Thus seen, Heller and Adler devised an intricate plan to inflate each limited partner's basis in his partnership interest, thereby increasing the share of deductions each could take on his individual income-tax return. Yet the validity of the deductions depends upon the Fin Serve loans: if those loans lacked economic substance, the corresponding increases in basis and individual deductions would not be respected for tax purposes.
Clariden, a Swiss bank, loaned the cash to Fin Serve that Fin Serve loaned to the partnerships. This loan, however, was backed by a corresponding deposit Island Foliage made with Clariden (albeit with a worthless check).4 The arrangement between Clariden and Island Foliage is called a "fiduciary loan." A fiduciary loan is a Swiss practice in which the bank (Clariden) agrees with a principal (Island Foliage) to loan funds to a specified third party (Fin Serve). The fiduciary-loan agreement between Clariden and Island Foliage provided:
It is agreed that Clariden shall only be obligated to grant the loan provided that the amount of the loan be put at its disposal by the Principal, such amount being credited to a fiduciary account which shall remain blocked for the duration of the loan....
It is understood that Clariden shall grant the loan in its own name, but in a fiduciary capacity for the exclusive account and risk of the Principal. In particular, Clariden bears no liability nor guarantee whatsoever for the payment of the monies due by the debtor [Fin Serve], be it as loan repayments, interest or for any other cause whatsoever connected with the loan.
* * *
The [P]rincipal agrees and undertakes to hold Clariden harmless for any loss, costs, taxes, expenses or damages whatsoever which Clariden might incur as fiduciary lender pursuant hereto, Clariden bearing no other liability or responsibility than that deriving from a gross negligence.5
Clariden and Fin Serve entered into a separate loan agreement; the principal amount of the Clariden-Fin Serve loan equalled the amount of the Island Foliage-Clariden fiduciary loan.
Appellees put the plan into practice on two occasions described in the indictment; here we discuss the plan as realized on December 17, 1979. Clariden, the partnerships, Fin Serve, and Island Foliage all had accounts at the First National Bank in West Palm Beach, Florida. On December 17, the following transaction occurred: Island Foliage deposited a check for $27,550,000 into Clariden's account (performing its duty under the fiduciary-loan agreement); Clariden deposited a check for a like amount into Fin Serve's account (fulfilling its duties under both the fiduciary-loan agreement and the Clariden-Fin Serve loan agreement); Fin Serve deposited checks for an aggregate amount of $27,550,000 into the accounts of the several partnerships (consummating the loans to the partnerships); and then, in partial payment for the shrub commitments, the partnerships wrote checks totalling $27,550,000 to Island Foliage.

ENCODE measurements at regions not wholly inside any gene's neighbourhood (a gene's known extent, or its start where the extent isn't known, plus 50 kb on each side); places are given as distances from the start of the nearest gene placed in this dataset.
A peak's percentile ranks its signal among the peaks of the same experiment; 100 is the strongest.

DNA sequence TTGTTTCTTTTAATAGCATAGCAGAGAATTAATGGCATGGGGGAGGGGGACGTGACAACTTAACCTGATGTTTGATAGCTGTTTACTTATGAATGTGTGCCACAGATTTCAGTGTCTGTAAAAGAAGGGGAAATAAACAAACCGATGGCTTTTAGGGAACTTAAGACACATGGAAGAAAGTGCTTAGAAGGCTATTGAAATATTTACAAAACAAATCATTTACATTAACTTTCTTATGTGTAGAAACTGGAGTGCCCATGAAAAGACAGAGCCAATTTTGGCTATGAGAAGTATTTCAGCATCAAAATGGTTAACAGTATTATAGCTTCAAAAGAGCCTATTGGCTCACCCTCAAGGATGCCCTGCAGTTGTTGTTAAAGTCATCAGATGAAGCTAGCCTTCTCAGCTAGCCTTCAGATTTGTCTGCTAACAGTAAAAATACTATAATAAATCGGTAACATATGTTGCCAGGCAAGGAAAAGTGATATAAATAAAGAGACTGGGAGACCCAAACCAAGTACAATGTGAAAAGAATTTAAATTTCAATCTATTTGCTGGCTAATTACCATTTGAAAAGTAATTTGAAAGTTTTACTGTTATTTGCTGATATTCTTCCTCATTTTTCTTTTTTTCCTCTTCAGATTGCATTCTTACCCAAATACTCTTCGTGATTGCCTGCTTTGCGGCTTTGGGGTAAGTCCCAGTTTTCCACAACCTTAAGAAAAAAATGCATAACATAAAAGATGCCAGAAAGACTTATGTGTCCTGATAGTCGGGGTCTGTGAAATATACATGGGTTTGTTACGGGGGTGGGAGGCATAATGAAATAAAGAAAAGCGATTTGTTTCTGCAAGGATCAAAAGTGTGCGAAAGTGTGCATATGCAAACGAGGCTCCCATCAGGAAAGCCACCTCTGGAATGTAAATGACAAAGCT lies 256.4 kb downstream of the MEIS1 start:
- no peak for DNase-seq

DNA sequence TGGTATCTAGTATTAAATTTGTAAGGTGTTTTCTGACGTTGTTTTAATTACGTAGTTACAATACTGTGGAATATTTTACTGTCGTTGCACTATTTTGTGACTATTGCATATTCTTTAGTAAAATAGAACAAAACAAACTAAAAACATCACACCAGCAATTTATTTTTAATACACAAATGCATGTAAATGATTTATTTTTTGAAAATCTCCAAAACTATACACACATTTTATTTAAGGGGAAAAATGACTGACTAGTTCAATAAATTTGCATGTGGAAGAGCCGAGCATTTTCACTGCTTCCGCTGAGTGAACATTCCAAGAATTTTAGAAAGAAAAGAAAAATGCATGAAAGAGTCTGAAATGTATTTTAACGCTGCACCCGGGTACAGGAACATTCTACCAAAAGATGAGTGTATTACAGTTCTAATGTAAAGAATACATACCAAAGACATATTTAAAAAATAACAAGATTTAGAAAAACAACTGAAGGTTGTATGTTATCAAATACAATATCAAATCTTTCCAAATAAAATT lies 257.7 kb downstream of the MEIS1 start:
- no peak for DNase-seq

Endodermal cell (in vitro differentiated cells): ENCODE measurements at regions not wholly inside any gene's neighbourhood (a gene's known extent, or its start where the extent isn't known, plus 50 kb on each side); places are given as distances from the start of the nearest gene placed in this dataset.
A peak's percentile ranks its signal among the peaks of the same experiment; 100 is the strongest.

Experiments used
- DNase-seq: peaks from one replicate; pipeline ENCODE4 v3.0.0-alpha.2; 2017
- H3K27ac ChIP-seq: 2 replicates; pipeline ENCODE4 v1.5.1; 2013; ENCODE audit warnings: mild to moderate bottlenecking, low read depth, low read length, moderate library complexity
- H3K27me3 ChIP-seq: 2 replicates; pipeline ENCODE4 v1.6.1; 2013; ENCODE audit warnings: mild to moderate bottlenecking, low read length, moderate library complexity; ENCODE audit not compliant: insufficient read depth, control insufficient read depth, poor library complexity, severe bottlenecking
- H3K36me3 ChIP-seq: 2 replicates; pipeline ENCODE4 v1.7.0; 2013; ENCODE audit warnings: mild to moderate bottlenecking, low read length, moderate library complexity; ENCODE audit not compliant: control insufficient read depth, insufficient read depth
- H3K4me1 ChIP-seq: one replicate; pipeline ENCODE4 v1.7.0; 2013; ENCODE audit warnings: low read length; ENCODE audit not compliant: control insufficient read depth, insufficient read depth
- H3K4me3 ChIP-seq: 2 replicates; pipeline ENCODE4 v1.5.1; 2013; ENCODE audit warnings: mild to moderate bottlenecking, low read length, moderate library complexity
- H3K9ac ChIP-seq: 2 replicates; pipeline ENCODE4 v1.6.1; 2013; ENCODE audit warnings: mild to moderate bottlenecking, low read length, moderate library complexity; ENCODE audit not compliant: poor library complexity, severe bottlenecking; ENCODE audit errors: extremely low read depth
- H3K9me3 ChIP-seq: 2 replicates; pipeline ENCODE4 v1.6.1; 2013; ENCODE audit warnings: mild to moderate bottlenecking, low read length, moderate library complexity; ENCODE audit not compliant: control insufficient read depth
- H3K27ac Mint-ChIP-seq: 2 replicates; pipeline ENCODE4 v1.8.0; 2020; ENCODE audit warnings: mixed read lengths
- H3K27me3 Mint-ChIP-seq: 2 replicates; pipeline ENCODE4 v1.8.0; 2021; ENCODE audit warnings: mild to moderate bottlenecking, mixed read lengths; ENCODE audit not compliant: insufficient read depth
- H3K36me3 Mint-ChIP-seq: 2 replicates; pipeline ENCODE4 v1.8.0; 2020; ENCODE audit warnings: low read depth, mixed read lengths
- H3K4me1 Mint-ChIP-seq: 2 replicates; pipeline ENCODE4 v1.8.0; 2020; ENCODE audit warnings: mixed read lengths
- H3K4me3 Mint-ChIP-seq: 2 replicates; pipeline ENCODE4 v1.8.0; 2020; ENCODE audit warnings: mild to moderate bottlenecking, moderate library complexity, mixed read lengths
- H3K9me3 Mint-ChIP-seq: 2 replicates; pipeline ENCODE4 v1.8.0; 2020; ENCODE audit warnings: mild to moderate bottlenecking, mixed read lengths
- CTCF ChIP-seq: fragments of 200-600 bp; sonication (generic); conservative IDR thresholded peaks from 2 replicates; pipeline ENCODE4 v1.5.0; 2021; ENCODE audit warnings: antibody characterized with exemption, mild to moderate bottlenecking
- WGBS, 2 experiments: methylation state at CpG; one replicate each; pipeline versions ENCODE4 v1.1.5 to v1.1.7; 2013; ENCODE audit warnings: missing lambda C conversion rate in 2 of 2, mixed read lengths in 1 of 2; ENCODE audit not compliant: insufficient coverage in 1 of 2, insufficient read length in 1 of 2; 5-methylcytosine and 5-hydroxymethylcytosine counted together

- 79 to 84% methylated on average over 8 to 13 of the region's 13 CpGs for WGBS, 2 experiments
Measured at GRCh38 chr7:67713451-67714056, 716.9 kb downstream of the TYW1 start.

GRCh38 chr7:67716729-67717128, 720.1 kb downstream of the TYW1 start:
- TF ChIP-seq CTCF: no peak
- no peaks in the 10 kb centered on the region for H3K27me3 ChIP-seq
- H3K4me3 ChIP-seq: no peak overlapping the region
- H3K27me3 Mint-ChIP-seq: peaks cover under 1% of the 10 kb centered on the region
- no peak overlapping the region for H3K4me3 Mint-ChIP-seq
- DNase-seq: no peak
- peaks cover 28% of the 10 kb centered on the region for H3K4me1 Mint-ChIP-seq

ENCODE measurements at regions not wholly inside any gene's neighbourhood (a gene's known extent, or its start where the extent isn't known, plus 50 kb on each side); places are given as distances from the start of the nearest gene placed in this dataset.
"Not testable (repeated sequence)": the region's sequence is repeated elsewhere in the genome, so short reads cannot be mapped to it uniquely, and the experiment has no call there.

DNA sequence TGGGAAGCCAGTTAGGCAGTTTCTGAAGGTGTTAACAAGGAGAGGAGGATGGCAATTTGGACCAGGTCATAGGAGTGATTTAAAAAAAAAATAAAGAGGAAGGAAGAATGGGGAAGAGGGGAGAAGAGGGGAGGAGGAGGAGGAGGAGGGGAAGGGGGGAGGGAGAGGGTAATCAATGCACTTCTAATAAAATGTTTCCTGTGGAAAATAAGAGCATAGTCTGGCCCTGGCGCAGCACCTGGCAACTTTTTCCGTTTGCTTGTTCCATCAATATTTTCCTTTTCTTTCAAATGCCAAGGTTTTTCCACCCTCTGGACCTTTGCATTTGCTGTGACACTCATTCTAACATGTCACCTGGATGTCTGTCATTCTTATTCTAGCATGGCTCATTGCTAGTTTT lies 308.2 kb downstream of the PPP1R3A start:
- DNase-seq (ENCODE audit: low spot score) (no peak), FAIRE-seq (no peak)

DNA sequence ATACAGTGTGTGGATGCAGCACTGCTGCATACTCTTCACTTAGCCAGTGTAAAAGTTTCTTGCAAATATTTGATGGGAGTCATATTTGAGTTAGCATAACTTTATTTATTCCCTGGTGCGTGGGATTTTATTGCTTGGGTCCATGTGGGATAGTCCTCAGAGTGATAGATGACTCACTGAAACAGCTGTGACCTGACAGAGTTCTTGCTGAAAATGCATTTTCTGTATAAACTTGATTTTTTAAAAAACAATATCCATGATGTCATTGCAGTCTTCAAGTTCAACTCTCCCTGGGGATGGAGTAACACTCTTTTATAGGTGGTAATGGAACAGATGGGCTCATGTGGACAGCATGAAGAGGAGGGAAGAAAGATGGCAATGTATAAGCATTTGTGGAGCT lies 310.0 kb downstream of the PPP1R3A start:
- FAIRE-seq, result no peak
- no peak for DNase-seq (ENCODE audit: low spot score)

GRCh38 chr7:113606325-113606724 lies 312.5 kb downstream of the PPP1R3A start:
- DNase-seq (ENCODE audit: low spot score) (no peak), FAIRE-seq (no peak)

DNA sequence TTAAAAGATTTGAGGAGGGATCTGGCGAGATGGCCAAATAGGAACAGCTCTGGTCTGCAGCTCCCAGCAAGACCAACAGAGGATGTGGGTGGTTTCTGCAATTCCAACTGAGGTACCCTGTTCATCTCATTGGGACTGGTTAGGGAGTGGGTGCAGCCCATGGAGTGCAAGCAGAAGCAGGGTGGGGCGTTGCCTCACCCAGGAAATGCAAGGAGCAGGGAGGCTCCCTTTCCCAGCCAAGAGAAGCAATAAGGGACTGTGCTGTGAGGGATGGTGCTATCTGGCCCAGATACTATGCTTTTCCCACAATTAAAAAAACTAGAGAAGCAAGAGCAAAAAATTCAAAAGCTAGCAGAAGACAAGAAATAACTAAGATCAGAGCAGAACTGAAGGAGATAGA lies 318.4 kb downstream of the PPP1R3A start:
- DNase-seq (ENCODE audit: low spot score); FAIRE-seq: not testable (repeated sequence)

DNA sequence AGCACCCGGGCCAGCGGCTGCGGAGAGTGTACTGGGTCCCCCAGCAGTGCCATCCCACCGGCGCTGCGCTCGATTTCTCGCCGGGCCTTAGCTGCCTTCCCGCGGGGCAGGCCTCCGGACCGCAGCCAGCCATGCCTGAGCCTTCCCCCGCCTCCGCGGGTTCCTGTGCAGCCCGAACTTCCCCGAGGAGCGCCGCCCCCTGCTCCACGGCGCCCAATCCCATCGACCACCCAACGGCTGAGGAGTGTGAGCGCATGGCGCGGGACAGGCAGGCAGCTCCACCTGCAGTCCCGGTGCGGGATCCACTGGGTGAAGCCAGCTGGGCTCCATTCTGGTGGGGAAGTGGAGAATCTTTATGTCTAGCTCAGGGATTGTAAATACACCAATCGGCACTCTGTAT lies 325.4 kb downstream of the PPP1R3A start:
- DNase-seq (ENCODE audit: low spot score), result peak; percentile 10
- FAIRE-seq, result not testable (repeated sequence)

Heller and Adler thus orchestrated a simple circling of funds from Island Foliage to Clariden to Fin Serve to the partnerships and then back to the coffers of Island Foliage.6 Prospective investors were led to believe that the loans to the partnerships, used to purchase commitments of shrubbery from Island Foliage, would be treated as cash payments generating deductible business expenses for the limited partners. The government charged that the loan transaction was a sham, incapable of facilitating any tax deduction.
Count one of the indictment alleged in part as follows:
OBJECTS OF THE SCHEME
10. The objects of the scheme to defraud of EDWARD H. HELLER and ROBERT M. ADLER were:
a. to defraud citizens throughout the United States by causing them to invest money in tax shelters formed as limited partnerships by falsely, fraudulently and unlawfully representing that the limited partners would be able to claim income tax deductions larger than the amount of cash they invested in the partnerships.
b. to defraud the Internal Revenue Service, an agency of the United States, by impairing, obstructing and defeating its lawful audit and revenue collection function.
Paragraph ten of count one was realleged in each of counts two through eight.
The indictment proceeded to describe the mechanics of appellees' plan. Following is an excerpt from count one of the indictment detailing the plan as executed on December 17, 1979: